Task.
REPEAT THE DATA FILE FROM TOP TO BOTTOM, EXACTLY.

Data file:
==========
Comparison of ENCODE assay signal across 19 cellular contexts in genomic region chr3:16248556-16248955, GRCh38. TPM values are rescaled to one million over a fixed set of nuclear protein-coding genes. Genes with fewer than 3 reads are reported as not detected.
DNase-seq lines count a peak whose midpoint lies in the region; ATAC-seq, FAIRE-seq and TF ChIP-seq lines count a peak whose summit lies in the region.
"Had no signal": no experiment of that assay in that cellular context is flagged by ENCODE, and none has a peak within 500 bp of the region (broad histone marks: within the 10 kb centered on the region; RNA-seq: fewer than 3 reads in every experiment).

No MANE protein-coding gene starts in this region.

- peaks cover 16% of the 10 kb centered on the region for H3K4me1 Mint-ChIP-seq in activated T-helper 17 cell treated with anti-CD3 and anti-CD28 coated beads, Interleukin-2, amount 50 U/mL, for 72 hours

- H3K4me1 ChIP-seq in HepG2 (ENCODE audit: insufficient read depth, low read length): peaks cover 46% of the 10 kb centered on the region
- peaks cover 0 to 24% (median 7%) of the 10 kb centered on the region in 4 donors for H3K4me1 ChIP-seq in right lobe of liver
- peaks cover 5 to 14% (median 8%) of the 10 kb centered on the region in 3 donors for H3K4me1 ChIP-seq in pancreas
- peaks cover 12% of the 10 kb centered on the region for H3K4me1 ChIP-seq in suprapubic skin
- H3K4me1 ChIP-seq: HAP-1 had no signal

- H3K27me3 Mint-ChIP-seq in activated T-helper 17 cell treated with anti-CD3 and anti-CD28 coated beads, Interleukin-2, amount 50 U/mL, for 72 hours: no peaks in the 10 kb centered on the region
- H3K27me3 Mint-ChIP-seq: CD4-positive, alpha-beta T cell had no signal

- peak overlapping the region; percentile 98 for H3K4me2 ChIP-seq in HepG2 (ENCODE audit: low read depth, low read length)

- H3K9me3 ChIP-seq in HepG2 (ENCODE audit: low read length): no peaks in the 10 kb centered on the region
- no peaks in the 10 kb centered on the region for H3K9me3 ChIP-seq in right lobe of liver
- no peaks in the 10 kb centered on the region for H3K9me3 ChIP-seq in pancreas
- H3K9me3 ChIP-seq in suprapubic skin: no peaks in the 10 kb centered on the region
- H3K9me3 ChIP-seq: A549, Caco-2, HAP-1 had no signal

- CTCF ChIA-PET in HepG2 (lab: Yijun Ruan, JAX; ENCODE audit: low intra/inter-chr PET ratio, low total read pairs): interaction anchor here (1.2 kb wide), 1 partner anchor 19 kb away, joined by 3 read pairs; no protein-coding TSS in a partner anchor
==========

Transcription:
Comparison of ENCODE assay signal across 19 cellular contexts in genomic region chr3:16248556-16248955, GRCh38. TPM values are rescaled to one million over a fixed set of nuclear protein-coding genes. Genes with fewer than 3 reads are reported as not detected.
DNase-seq lines count a peak whose midpoint lies in the region; ATAC-seq, FAIRE-seq and TF ChIP-seq lines count a peak whose summit lies in the region.
"Had no signal": no experiment of that assay in that cellular context is flagged by ENCODE, and none has a peak within 500 bp of the region (broad histone marks: within the 10 kb centered on the region; RNA-seq: fewer than 3 reads in every experiment).

No MANE protein-coding gene starts in this region.

- peaks cover 16% of the 10 kb centered on the region for H3K4me1 Mint-ChIP-seq in activated T-helper 17 cell treated with anti-CD3 and anti-CD28 coated beads, Interleukin-2, amount 50 U/mL, for 72 hours

- H3K4me1 ChIP-seq in HepG2 (ENCODE audit: insufficient read depth, low read length): peaks cover 46% of the 10 kb centered on the region
- peaks cover 0 to 24% (median 7%) of the 10 kb centered on the region in 4 donors for H3K4me1 ChIP-seq in right lobe of liver
- peaks cover 5 to 14% (median 8%) of the 10 kb centered on the region in 3 donors for H3K4me1 ChIP-seq in pancreas
- peaks cover 12% of the 10 kb centered on the region for H3K4me1 ChIP-seq in suprapubic skin
- H3K4me1 ChIP-seq: HAP-1 had no signal

- H3K27me3 Mint-ChIP-seq in activated T-helper 17 cell treated with anti-CD3 and anti-CD28 coated beads, Interleukin-2, amount 50 U/mL, for 72 hours: no peaks in the 10 kb centered on the region
- H3K27me3 Mint-ChIP-seq: CD4-positive, alpha-beta T cell had no signal

- peak overlapping the region; percentile 98 for H3K4me2 ChIP-seq in HepG2 (ENCODE audit: low read depth, low read length)

- H3K9me3 ChIP-seq in HepG2 (ENCODE audit: low read length): no peaks in the 10 kb centered on the region
- no peaks in the 10 kb centered on the region for H3K9me3 ChIP-seq in right lobe of liver
- no peaks in the 10 kb centered on the region for H3K9me3 ChIP-seq in pancreas
- H3K9me3 ChIP-seq in suprapubic skin: no peaks in the 10 kb centered on the region
- H3K9me3 ChIP-seq: A549, Caco-2, HAP-1 had no signal

- CTCF ChIA-PET in HepG2 (lab: Yijun Ruan, JAX; ENCODE audit: low intra/inter-chr PET ratio, low total read pairs): interaction anchor here (1.2 kb wide), 1 partner anchor 19 kb away, joined by 3 read pairs; no protein-coding TSS in a partner anchor